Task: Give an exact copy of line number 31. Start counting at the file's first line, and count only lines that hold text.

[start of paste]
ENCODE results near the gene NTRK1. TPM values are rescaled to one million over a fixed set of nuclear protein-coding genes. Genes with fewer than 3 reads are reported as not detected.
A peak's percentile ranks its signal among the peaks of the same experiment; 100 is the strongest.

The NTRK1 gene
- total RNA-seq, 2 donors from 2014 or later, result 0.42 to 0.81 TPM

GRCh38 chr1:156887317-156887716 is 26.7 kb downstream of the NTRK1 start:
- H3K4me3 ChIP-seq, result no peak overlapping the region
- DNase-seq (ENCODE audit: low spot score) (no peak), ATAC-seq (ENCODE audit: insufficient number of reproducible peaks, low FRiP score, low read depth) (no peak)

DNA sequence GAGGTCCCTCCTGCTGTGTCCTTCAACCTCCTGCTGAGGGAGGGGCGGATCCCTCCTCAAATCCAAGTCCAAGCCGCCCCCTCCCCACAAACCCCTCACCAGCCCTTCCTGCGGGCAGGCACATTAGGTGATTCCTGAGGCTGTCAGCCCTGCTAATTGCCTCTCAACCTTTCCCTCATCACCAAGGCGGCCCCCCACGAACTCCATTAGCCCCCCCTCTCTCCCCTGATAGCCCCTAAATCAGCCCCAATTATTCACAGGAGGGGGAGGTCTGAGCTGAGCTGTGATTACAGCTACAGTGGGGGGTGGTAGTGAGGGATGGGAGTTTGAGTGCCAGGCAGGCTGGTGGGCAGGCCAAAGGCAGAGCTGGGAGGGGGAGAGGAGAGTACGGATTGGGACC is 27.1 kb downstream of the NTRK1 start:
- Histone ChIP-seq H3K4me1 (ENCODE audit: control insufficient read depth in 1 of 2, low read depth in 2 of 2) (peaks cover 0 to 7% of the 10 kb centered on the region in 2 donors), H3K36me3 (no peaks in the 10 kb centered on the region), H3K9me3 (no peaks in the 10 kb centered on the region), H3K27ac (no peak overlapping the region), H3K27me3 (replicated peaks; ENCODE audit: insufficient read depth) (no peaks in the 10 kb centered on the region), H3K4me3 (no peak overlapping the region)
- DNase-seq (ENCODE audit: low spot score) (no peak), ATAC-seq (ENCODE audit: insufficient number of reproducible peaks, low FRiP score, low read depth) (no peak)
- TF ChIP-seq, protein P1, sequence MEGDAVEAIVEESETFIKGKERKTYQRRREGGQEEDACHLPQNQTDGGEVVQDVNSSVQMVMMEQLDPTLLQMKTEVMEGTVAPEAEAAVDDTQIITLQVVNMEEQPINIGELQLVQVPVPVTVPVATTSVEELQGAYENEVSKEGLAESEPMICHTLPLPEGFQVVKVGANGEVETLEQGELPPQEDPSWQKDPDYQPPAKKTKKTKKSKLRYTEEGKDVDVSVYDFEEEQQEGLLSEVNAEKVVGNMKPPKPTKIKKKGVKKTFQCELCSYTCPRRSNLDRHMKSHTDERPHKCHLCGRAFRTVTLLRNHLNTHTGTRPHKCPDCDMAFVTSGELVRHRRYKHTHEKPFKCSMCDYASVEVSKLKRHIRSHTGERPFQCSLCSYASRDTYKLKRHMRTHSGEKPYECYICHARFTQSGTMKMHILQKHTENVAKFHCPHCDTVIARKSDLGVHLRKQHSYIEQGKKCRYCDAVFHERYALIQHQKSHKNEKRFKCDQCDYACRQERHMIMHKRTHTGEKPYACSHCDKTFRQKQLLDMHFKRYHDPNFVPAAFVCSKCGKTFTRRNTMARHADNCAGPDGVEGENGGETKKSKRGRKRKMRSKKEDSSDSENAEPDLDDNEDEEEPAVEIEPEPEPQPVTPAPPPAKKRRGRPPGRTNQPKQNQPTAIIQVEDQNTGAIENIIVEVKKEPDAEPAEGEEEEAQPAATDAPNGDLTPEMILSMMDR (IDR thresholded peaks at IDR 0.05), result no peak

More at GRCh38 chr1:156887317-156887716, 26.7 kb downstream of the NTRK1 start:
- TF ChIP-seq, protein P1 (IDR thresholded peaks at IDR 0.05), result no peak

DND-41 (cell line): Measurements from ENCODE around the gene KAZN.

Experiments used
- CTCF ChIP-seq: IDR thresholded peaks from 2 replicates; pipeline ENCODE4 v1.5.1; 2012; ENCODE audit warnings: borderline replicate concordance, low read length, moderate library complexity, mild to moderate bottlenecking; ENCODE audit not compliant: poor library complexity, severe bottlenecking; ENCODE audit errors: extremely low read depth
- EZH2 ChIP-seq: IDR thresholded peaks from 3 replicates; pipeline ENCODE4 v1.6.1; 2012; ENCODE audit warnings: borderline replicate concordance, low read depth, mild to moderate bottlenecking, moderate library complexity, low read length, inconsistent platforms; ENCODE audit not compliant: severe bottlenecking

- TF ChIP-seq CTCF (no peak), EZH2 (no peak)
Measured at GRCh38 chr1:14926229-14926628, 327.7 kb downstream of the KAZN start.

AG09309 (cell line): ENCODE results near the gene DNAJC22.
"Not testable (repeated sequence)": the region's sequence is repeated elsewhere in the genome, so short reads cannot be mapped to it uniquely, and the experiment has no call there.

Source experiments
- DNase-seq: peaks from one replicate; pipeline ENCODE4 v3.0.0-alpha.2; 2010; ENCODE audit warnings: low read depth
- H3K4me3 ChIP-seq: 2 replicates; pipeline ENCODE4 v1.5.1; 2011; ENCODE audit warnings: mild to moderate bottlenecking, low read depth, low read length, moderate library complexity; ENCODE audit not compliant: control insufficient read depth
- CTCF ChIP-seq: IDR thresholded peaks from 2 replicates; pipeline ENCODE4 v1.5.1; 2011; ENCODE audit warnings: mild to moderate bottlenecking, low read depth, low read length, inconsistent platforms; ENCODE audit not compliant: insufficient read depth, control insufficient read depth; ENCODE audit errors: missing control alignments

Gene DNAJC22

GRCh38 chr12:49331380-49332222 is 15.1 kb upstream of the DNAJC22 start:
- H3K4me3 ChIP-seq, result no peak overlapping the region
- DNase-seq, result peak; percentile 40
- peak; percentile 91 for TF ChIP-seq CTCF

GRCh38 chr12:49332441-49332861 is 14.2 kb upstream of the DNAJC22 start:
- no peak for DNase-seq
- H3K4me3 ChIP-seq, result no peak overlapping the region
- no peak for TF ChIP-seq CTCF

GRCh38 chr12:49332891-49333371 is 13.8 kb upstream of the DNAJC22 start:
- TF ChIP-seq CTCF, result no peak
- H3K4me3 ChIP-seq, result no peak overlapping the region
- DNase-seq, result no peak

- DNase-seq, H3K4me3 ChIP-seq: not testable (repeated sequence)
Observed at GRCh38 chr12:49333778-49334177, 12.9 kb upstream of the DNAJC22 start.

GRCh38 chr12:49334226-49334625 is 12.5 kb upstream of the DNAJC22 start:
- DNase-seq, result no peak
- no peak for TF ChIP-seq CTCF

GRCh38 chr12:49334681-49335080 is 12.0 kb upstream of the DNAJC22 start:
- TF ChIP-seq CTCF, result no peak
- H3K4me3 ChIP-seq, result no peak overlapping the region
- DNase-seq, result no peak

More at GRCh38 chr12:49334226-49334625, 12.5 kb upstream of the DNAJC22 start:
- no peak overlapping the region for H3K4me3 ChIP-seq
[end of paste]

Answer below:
GRCh38 chr12:49332441-49332861 is 14.2 kb upstream of the DNAJC22 start: